Alfred Lord Tennyson wrote a poem called In Memoriam A.H.H. which reveals the tension between what Scripture says about God and what nature seems to reveal. The poem is famous for the statement that although Scripture says God is love, nature is “red in tooth and claw.”
Tennyson wants to know how we can get Scripture and Nature to agree on what God is like.
In Canto 54 he states that he is like a baby trying to find the truth, but all he can do is cry out wordlessly. How do you speak to God or to Nature if you are not sure either is listening?
So runs my dream, but what am I?
An infant crying in the night
An infant crying for the light
And with no language but a cry.
In Canto 56, Tennyson states that what he sees in Nature is not love and peace, but blood and death. Nature seems to scream against the teachings of Scripture that God is love.
Who trusted God was love indeed
And love Creation’s final law
Tho’ Nature, red in tooth and claw
With ravine, shriek’d against his creed.
Tennyson later raises doubt that nature can be matched at all with what we think we know about God. He seems to say that the two are incompatible.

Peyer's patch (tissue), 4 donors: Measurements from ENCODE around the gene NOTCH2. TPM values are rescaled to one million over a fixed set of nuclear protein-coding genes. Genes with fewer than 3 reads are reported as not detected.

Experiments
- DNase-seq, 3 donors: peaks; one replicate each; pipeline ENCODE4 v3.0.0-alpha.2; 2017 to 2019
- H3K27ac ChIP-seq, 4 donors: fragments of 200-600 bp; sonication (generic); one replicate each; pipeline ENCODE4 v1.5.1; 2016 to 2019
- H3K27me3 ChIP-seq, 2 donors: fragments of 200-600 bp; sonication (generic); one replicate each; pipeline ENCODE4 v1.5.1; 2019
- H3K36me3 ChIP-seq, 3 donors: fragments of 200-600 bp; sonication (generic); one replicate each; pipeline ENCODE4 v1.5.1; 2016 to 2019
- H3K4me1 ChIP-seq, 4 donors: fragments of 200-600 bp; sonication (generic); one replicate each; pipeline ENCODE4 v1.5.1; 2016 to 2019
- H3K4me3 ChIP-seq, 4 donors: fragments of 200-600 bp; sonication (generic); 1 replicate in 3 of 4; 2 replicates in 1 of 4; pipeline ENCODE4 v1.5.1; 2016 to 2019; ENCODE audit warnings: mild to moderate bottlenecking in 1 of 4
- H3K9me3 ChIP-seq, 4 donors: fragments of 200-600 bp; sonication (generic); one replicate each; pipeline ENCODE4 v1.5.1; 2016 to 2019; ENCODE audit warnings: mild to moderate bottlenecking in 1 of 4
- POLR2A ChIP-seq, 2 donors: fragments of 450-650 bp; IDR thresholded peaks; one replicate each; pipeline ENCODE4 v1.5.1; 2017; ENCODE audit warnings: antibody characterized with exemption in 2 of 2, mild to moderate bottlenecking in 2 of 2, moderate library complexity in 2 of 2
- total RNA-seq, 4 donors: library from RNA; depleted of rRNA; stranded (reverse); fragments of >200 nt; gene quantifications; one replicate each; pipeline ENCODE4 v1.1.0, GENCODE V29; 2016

Are God and Nature then at strife,
That Nature lends such evil dreams?
So careful of the type she seems,
So careless of the single life;
That I, considering everywhere
Her secret meaning in her deeds,
And finding that of fifty seeds
She often brings but one to bear,
I falter where I firmly trod,
And falling with my weight of cares
Upon the great world’s altar-stairs
That slope thro’ darkness up to God,
I stretch lame hands of faith, and grope,
And gather dust and chaff, and call
To what I feel is Lord of all,
And faintly trust the larger hope.
At the end of the poem, however, Tennyson seems to admit that even when his faith fails and he thinks that maybe nature proves that God doesn’t exist, he still remembers the warm and gentle touch of God within him, and it allows him to realize that his Father is near.
If e’r when faith had fallen asleep,
I hear a voice ‘believe no more’
And heard an ever-breaking shore
That tumbled in the Godless deep;
A warmth within the breast would melt
The freezing reason’s colder part,
And like a man in wrath the heart
Stood up and answer’d ‘I’d have felt.’
No, like a child in doubt and fear:
But that blind clamour made me wise;
Then was I as a child that cries,
But, crying knows his father near.
Personally, I love this poem, and think it reflects honesty, openness, and a yearning for truth, wherever it is found, and it recognizes that there are no easy answers in life or in theology.